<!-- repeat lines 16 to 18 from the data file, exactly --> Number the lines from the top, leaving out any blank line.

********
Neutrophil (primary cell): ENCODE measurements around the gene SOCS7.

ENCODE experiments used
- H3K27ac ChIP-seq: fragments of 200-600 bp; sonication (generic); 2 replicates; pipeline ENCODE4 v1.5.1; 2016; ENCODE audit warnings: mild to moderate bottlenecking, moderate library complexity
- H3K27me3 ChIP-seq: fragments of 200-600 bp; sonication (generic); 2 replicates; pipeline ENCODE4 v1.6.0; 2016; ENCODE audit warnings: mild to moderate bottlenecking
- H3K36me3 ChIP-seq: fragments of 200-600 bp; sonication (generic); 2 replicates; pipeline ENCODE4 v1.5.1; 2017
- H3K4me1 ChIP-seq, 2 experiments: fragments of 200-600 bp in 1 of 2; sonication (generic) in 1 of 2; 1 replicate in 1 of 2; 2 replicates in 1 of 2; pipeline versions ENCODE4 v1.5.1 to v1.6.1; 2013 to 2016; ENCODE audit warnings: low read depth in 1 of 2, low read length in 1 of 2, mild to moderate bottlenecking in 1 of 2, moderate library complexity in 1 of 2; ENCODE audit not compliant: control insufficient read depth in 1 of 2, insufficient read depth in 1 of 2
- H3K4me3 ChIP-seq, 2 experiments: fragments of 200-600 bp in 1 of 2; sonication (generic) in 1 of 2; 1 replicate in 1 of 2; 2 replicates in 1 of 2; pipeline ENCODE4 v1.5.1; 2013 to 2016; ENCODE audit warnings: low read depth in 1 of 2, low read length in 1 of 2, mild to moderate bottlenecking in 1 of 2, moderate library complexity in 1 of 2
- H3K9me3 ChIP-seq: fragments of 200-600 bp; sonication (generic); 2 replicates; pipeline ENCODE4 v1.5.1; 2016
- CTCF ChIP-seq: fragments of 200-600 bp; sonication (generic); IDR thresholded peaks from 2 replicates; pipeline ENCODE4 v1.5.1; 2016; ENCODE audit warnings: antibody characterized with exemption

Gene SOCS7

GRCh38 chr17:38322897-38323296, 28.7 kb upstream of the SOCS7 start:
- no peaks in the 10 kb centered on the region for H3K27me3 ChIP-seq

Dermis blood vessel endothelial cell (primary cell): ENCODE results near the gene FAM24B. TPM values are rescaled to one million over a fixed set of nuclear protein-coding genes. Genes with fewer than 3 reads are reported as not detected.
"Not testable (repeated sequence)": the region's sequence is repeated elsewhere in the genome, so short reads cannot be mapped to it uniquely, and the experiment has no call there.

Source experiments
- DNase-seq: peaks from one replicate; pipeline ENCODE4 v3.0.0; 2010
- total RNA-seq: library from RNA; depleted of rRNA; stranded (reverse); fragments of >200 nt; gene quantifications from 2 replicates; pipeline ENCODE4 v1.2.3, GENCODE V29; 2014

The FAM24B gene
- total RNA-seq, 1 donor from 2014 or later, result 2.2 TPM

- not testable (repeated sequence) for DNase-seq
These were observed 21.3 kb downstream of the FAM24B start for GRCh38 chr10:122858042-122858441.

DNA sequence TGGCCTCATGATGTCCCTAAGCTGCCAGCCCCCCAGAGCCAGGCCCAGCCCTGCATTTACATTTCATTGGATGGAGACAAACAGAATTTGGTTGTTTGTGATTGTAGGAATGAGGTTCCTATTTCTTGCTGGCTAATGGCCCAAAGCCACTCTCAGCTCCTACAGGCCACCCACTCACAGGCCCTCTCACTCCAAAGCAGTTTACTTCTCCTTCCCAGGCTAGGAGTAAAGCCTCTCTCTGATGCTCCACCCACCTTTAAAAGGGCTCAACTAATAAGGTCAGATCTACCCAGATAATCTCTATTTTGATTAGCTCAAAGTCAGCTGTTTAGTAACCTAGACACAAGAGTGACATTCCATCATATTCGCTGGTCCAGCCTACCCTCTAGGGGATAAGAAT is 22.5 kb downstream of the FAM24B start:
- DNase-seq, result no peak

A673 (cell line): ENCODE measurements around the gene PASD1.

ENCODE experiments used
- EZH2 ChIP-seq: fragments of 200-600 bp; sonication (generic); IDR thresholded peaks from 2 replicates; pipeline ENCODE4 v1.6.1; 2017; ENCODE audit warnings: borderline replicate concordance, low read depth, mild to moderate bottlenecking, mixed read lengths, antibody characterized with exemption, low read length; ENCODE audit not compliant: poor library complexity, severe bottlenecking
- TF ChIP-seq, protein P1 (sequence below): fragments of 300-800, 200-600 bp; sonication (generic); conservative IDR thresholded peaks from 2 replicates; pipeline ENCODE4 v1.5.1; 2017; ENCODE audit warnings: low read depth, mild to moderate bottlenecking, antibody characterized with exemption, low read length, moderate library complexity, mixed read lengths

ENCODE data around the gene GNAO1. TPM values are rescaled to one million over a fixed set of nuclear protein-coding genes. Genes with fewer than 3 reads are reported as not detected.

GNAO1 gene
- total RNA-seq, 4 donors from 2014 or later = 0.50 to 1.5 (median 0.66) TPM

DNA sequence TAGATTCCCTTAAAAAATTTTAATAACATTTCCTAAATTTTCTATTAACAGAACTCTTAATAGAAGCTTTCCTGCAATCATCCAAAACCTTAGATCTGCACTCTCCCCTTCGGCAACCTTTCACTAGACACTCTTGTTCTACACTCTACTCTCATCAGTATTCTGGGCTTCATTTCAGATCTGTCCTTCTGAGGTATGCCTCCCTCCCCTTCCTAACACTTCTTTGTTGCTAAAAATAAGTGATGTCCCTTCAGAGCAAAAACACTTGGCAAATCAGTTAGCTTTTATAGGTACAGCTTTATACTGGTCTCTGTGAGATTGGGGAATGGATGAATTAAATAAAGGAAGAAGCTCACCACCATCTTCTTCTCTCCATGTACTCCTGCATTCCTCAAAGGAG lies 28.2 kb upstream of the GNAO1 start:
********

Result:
- DNase-seq: peaks from one replicate; pipeline ENCODE4 v3.0.0; 2010
- total RNA-seq: library from RNA; depleted of rRNA; stranded (reverse); fragments of >200 nt; gene quantifications from 2 replicates; pipeline ENCODE4 v1.2.3, GENCODE V29; 2014

The FAM24B gene